I didn’t have much of a preconceived notion of what Origins 1 was going to be like before I checked it out. My mind was a vacant space unexpectedly stirred by the sensory pieces on display. The room was very clean. There were wooden floors and ambient lighting, which I felt to be a humble platform to showcase the artwork.
My attention was immediately captured by the video projected onto a foil-covered wall, and a doll that hung from the ceiling that looked both demented and free. My friend and I had a conversation about the piece.
We first discussed how silly it was to interpret art because the meaning of art is the art itself.
We then ironically proceeded to interpret the artist’s intention for the demented doll piece. Our trail of theories led us to the conclusion that the doll was a statement against the patriarchy because of its pink armpit hair that flowed unapologetically.
I proceeded to view the other pieces which included original paintings, drawings, and photographs displayed on the walls. I was pulled naturally into the center of the room by an energetic piece propped up on a handmade podium in the center of the room. It was a manuscript that mocked symmetry and linear formatting with an intuitive gesture of formalized text. I sifted through the many pages reading its massive content bits at a time. I imagined that if I were to pay the piece the homage it deserved, sifting through the manuscript in the warm eclectic room I felt an intensely relaxing sensation similar to smoking a joint in warm water or sitting crossed legged on the ocean’s floor.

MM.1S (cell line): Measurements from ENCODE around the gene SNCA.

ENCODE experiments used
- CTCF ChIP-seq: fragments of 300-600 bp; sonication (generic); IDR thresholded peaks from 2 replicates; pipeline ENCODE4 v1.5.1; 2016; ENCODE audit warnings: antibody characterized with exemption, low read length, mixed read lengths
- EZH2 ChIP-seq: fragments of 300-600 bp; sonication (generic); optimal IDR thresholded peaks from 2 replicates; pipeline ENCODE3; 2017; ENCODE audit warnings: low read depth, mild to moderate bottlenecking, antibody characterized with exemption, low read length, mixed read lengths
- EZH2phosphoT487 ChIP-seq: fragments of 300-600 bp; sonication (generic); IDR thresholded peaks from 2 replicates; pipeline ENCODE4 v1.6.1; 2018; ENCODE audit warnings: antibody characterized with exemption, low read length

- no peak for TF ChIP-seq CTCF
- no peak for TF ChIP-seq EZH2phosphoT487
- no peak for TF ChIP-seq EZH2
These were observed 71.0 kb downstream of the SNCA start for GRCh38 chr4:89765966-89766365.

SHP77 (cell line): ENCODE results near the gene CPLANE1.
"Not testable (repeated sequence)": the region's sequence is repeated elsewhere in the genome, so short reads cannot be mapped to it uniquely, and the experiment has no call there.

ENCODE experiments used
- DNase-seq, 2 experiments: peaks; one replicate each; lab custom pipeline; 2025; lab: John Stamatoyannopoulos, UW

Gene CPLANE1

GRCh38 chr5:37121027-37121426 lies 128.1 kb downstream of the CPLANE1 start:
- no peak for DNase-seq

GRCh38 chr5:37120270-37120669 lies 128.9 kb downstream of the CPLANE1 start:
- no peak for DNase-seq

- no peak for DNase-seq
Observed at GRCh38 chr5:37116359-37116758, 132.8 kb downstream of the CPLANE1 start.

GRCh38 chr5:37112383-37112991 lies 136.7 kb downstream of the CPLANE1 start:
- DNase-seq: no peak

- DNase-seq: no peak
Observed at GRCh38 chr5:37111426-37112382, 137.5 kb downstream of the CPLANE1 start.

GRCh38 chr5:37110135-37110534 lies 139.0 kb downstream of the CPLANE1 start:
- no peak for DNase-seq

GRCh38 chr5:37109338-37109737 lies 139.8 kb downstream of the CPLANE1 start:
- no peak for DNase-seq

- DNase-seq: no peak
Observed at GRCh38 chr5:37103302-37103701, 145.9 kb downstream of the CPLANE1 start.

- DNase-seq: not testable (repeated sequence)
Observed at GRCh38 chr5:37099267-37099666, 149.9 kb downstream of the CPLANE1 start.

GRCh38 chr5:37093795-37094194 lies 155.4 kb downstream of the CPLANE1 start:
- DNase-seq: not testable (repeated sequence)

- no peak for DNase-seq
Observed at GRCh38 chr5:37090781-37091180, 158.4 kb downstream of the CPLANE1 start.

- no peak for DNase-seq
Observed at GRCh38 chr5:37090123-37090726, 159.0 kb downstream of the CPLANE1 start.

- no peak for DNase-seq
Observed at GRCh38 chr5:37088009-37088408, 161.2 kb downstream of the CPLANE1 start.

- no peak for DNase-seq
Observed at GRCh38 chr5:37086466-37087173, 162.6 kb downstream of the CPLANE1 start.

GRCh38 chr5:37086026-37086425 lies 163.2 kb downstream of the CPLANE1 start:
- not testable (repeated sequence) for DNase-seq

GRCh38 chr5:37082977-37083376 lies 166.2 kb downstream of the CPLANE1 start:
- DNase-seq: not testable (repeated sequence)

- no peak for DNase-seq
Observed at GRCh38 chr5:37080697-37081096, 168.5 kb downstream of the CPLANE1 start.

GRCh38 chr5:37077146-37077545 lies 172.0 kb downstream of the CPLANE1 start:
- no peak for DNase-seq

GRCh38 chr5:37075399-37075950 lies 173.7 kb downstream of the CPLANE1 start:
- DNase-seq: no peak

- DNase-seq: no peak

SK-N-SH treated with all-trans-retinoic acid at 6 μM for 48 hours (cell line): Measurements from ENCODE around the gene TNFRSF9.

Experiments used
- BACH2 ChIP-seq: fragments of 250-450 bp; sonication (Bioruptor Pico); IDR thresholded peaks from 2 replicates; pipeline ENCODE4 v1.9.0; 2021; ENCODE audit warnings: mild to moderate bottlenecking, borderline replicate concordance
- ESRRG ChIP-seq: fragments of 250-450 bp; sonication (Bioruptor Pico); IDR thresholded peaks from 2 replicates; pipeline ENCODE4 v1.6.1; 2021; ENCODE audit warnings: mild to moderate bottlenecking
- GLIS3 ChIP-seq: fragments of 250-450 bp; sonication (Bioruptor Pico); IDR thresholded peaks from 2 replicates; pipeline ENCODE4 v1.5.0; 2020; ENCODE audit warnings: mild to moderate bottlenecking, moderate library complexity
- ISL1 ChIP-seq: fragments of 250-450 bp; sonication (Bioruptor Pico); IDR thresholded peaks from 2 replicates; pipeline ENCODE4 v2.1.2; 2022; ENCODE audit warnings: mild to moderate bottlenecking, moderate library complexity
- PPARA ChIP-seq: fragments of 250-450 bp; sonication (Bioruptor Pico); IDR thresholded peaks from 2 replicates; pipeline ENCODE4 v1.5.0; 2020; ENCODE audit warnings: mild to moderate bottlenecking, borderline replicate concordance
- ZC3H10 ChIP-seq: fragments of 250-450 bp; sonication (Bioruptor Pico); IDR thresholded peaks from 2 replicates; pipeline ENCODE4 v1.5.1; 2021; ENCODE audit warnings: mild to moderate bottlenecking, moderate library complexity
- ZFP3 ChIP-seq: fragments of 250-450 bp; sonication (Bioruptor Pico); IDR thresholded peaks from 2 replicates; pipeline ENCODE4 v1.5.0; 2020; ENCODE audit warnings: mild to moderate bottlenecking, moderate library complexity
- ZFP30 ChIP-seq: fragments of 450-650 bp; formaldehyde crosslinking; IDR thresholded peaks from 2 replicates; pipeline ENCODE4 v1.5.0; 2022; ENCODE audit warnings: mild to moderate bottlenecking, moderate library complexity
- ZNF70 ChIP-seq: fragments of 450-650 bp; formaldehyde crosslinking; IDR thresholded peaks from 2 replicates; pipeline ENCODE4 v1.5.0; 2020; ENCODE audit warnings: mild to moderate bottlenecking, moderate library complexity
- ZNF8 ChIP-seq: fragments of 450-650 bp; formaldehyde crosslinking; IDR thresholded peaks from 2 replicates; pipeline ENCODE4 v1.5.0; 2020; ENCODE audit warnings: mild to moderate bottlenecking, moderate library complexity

Calmly I proceeded forth to the “The Paradox of Visible Isolation,” which was a small enclosed room that included a letter from my friend the artist. The letter was meant to illicit an interactive sensory experience within the enclosed space. He stated how the very chair I was sitting in was made by a friend, engaging me both physically and emotionally. There were photographs and doodles adorning each of the four walls that included little anecdotes of how the photos were taken and how they symbolically fit into the series. There were also haphazardly cut-outs of friends pieced together in a collage, whom were said to have all played a distinct role in shaping the artist’s life in Athens. I found an image of myself nestled amidst that 2D collage of smiley faces and realized that my Athens network largely overlaps with his Athens network.
I had an epiphany that perhaps, all of Athens counter-culture folk are living a shared experience, in which our minds are threaded together by kind of shared consciousness.
These closed corners of visible isolation illustrated just how collaborative the Origins 1 project was. I remember when I left, my mood was tinged with a sense of sadness. It made me feel connected to people via their artistic projections, rather than their physical selves. It made me realize how truly eternal our creativity is.
Origins 1 made me come to a realization that we cannot possibly be reduced to our physical presence. We are all instead intrinsically valuable sentient beings. Existence is rewarding when one is able to live on through creative expression, or to derive meaning from pieces others create. And when pieces are joined together, they represent something just as important as self-actualization; connectedness.